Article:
Interest Only Mortgages Are A Ticking Time Bomb

Over 1 million landlords and homeowners with interest only mortgages could face financial difficulties when reach the end of their tenure and they have to pay them off, according to the Financial Conduct Authority (FCA).

The FCA estimates that around half of the 2.6 million or so UK property owners with interest only mortgages, which represents about a third of all UK mortgage holders, will not have savings or other funds to cover the final bill.

With these mortgage holders only paying enough to cover the monthly mortgage interest on the amount borrowed, the average shortfall is £71,000 (GBP) per person, according to FCA research.

The FCA, the successor of the Financial Services Authority (FSA) as the sector’s watchdog, commissioned research to give a clear indication of what borrowers face when mortgages mature between now and the year 2041.

Market research firm GfK NOP questioned 1,103 interest only mortgage borrowers to consider how prepared they were to repay their loans.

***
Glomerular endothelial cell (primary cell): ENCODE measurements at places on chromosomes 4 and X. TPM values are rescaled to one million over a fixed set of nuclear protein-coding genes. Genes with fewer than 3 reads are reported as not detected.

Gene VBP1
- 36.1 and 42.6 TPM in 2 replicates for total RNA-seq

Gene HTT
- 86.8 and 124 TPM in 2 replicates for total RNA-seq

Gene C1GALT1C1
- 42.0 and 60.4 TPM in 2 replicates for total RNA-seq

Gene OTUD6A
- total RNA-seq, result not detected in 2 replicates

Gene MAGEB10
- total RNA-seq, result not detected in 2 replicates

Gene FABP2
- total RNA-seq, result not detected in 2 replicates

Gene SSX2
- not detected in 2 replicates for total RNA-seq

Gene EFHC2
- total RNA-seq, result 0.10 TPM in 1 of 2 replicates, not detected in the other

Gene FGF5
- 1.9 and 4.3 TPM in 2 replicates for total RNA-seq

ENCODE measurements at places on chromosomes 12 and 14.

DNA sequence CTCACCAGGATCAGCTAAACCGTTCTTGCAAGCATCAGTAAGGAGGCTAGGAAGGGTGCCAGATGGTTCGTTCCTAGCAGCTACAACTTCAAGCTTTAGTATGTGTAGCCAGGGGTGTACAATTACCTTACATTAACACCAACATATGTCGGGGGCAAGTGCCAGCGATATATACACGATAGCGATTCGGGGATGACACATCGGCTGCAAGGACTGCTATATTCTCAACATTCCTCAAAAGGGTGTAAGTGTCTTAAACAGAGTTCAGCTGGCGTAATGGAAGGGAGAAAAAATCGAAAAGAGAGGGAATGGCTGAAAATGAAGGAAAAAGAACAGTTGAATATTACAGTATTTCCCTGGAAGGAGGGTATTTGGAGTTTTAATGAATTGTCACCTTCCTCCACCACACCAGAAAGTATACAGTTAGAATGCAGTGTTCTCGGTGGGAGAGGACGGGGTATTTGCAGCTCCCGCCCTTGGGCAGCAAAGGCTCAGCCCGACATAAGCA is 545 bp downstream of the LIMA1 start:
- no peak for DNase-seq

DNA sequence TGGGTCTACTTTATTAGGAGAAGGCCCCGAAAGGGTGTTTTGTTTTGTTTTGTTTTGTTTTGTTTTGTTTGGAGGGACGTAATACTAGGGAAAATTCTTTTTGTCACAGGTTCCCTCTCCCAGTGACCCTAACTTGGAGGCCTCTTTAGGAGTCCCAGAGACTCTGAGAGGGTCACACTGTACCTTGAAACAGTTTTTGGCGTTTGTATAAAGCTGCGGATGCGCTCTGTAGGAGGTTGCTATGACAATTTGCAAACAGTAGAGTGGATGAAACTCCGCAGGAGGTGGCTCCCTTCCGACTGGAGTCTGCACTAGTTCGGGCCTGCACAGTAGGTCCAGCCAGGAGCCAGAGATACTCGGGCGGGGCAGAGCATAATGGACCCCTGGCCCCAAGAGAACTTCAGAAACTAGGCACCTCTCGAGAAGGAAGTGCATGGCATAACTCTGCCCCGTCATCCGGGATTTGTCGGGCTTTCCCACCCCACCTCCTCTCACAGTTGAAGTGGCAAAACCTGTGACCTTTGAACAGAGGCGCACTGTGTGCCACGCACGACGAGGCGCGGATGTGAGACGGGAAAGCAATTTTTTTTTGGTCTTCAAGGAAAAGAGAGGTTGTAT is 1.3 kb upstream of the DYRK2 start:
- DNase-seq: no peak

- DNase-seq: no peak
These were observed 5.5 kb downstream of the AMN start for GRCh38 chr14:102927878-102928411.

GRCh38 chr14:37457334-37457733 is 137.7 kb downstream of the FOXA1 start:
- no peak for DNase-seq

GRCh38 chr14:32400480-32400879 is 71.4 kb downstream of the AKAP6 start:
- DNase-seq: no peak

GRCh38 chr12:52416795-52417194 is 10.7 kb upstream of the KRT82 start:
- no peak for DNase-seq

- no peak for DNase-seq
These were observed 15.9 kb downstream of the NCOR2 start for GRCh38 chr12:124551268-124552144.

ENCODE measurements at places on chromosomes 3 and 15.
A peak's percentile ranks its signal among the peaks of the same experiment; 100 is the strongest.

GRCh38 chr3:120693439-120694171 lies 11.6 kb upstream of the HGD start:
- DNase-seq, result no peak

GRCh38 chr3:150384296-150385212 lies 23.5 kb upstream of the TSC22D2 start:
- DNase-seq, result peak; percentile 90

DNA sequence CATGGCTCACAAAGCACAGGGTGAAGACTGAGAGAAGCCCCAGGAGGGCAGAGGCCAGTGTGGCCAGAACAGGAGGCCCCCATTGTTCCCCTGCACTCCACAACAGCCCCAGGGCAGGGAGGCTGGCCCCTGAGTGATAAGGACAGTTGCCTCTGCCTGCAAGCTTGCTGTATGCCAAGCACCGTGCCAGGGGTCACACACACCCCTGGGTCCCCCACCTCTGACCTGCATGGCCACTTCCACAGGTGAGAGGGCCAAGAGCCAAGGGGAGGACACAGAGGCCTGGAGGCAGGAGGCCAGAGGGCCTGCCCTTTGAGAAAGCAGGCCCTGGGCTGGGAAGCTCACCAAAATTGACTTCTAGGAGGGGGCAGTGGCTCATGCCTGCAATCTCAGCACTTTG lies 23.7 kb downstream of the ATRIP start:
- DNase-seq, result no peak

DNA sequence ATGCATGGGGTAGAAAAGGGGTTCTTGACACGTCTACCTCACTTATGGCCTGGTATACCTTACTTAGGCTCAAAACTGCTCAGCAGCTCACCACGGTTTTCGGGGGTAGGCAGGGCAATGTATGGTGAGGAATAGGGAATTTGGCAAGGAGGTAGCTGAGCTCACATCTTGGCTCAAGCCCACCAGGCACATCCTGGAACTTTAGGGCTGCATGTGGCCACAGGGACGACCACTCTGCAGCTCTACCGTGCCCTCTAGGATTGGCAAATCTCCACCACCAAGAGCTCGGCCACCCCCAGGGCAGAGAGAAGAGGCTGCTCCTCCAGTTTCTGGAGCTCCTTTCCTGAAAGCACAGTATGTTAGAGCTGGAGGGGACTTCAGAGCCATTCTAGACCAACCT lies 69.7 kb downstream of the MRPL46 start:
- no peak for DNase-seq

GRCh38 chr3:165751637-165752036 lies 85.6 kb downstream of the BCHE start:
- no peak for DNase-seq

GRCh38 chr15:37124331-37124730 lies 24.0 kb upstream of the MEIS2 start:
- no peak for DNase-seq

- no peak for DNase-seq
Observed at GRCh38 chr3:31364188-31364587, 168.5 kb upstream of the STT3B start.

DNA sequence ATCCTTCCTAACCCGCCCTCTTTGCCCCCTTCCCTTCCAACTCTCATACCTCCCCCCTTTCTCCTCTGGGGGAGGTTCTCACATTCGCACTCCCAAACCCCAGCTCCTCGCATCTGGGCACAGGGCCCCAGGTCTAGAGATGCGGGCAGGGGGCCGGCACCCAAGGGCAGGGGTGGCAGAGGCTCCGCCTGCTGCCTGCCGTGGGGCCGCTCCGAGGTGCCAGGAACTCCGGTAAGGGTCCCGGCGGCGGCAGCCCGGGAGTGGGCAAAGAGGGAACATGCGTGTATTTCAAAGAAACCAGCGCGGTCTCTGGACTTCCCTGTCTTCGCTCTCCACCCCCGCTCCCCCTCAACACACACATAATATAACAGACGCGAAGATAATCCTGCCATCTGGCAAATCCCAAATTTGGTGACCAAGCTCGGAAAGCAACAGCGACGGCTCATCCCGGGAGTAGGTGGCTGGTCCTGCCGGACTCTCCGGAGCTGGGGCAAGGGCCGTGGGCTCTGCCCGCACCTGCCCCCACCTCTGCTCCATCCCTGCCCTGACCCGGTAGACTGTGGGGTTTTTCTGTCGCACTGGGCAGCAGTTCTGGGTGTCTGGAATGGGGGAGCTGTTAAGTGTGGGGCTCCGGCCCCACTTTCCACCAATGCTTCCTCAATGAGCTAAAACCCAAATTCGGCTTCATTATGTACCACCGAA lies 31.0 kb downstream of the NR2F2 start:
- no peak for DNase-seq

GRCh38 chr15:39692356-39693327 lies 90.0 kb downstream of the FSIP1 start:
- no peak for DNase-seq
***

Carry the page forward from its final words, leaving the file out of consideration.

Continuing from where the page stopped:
The study found that 37% of borrowers with an interest only mortgage faced a shortfall in their plans to pay back the lump sum of the home loan, based on their own calculations.

But the FCA believes that many people have seriously underestimated the severity of the financial problem and believe the true percentage to be around 48% of all residential property owners with interest only mortgages will face a shortfall.

The vast majority of interest only mortgages were taken out by property investors and residential homebuyers before the financial crash, according to Martin Wheatley, Chief Executive of the FCA, who stated: “It’s just that people were optimistic about the future. My advice to borrowers is not to bury their head in the sand. This report is a call to action.”